This question can only be answered scientifically, and one does not get a flea-hop nearer to the problem by a thousand-fold combination of the word “people” with the word “state.”

Between capitalist and communist society there lies the period of the revolutionary transformation of the one into the other. Corresponding to this is also a political transition period in which the state can be nothing but the revolutionary dictatorship of the proletariat.

This phrase, the “dictatorship of the proletariat,” is, for Marx, a democratic slogan–as it replaces me dictatorship of a tiny ruling class with the rule of the vast majority against the tiny minority. But the transition to a communist society is not automatic. As Marx explained:

This equality of right presupposes inequality, inequality in fact, inequality between people–because one is strong, another is weak and so forth (individuals would not be individuals if they were not unequal), one will receive more than another.

But these defects are inevitable in the first phase of communist society as it is when it has just emerged, after prolonged birth pangs, from capitalist society. Right can never be higher than the economic structure of society and its cultural development thereby determined.

Thus, for example, the workers’ revolution in Russia, the most economically backward country in Europe, was doomed unless it spread to the most economically advanced countries in the West.

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MARX USUALLY refused to speculate on life after the revolution, dismissing that as idle guesswork. But the Gotha Program’s vision of an instant utopia provoked him to write that a truly classless society can only develop in the “higher phase of communist society,” after labor, “from a mere means of life has itself become the prime necessity of life.”

And only then “can the narrow horizons of bourgeois right be fully left behind and the society inscribe on its banners: ‘From each according to his ability, to each according to his need!'”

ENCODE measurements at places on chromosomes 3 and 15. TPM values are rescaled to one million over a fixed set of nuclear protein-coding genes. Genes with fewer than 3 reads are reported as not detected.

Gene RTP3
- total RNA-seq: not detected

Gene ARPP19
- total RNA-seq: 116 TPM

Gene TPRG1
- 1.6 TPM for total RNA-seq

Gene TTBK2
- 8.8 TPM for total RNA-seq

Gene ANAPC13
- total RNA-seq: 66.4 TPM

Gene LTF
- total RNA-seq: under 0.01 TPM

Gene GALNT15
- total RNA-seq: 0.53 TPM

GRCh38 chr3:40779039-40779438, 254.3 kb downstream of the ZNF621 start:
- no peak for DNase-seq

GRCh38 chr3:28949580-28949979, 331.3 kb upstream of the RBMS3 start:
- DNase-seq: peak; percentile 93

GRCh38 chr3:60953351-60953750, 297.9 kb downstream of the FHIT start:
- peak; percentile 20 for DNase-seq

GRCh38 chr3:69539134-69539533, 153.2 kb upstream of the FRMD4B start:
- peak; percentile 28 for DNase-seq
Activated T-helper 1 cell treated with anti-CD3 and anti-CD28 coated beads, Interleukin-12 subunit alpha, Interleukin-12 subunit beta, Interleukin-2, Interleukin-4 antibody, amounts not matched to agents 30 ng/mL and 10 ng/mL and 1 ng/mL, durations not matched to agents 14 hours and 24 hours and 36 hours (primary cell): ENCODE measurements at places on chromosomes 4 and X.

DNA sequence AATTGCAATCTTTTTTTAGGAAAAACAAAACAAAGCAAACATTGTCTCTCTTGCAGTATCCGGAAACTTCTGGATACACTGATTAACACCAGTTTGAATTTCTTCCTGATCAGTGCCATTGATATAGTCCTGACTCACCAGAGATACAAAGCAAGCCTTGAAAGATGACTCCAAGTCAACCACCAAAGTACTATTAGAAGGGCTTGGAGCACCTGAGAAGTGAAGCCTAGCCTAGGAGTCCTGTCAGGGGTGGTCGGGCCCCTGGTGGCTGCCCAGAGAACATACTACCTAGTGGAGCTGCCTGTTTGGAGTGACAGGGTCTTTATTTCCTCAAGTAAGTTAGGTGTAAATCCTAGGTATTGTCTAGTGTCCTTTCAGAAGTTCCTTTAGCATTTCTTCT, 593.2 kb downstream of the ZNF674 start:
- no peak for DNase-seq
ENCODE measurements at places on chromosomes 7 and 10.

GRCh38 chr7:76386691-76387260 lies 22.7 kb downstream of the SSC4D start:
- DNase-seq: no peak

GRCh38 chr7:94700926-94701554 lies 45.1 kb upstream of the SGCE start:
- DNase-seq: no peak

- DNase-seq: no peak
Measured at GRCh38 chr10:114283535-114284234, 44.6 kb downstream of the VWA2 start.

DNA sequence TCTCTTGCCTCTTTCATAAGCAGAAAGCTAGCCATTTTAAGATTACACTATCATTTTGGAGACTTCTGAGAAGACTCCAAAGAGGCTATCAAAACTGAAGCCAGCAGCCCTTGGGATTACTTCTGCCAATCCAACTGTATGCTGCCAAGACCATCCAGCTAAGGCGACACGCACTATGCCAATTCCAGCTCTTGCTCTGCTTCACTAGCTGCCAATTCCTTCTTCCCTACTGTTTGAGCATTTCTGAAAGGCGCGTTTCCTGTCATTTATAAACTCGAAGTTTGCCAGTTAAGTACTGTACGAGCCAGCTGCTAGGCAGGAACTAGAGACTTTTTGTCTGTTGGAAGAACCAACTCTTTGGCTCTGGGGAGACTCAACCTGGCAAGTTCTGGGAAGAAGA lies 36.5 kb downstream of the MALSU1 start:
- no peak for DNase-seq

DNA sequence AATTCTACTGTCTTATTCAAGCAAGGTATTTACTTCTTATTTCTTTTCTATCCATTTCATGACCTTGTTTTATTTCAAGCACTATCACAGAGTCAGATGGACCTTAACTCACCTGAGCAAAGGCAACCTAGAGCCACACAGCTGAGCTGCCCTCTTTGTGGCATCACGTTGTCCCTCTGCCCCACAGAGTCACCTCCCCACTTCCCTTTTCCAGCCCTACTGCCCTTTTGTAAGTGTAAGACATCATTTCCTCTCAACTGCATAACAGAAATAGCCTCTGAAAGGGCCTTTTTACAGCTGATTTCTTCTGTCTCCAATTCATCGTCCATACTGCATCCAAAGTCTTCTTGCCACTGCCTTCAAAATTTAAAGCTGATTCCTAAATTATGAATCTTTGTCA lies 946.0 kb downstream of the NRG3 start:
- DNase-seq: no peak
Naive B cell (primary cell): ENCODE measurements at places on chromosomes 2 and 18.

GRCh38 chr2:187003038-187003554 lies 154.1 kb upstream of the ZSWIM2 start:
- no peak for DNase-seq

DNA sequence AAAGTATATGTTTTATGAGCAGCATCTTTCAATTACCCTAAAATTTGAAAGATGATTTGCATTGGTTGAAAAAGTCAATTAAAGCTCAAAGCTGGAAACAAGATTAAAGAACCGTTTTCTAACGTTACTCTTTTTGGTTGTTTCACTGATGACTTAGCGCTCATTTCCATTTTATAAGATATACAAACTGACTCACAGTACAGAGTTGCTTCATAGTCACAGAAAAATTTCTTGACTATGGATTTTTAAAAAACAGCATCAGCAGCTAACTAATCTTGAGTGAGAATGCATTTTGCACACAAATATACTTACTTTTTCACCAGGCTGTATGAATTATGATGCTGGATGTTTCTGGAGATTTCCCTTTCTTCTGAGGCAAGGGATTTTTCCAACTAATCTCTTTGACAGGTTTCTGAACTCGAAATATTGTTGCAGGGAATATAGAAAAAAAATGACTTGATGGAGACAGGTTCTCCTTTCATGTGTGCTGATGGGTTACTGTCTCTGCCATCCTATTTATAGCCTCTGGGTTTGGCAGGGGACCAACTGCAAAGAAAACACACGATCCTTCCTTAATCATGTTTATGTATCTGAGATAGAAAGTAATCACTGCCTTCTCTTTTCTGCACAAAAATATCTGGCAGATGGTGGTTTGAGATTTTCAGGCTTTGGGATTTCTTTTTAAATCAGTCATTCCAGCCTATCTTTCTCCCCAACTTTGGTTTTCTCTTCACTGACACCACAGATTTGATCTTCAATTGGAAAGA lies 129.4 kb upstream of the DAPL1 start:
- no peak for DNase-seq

At this point, Marx wrote, the state had “withered away.” But this “withering” does not mean abolition of hierarchy after the revolution. Lenin elaborated in State and Revolution:

The more democratic the state, which consists of the armed workers, and which is no longer a state in the proper sense of the word, the more rapidly does the state begins to wither away altogether.

This point was mocked by Stalin and his followers as they established their bureaucratic state capitalist regime in Russia. And since, “socialist states,” such as Cuba, Zimbabwe and France have done anything by wither. Rather they have been engaged in strengthening the state–against workers’ interests.

Those who dismiss the ideas of the withering away of the state as irrelevant should take a look at the Critique of the Gotha Program and note Lenin’s heavy reliance on it for State and Revolution.

While the Critique also hits the Lassallean for its nationalism and other reactionary ideas, it is most useful as a cogent, witty analysis of the state in capitalist society. Above all, the Critique is a call for the working class to smash the state. As Marx reminded a comrade who was also concerned with the Gotha conference: “Every step of a real movement is more important than a dozen programs.”